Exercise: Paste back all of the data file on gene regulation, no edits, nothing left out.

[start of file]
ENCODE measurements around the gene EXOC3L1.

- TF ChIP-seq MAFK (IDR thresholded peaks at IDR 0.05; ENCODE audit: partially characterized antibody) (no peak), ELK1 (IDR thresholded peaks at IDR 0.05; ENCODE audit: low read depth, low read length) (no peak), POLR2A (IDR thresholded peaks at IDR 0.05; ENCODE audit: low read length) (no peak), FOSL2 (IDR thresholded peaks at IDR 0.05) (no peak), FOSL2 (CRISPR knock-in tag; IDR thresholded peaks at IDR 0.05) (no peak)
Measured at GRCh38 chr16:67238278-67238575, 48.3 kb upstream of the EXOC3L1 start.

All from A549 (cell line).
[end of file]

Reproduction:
ENCODE measurements around the gene EXOC3L1.

- TF ChIP-seq MAFK (IDR thresholded peaks at IDR 0.05; ENCODE audit: partially characterized antibody) (no peak), ELK1 (IDR thresholded peaks at IDR 0.05; ENCODE audit: low read depth, low read length) (no peak), POLR2A (IDR thresholded peaks at IDR 0.05; ENCODE audit: low read length) (no peak), FOSL2 (IDR thresholded peaks at IDR 0.05) (no peak), FOSL2 (CRISPR knock-in tag; IDR thresholded peaks at IDR 0.05) (no peak)
Measured at GRCh38 chr16:67238278-67238575, 48.3 kb upstream of the EXOC3L1 start.

All from A549 (cell line).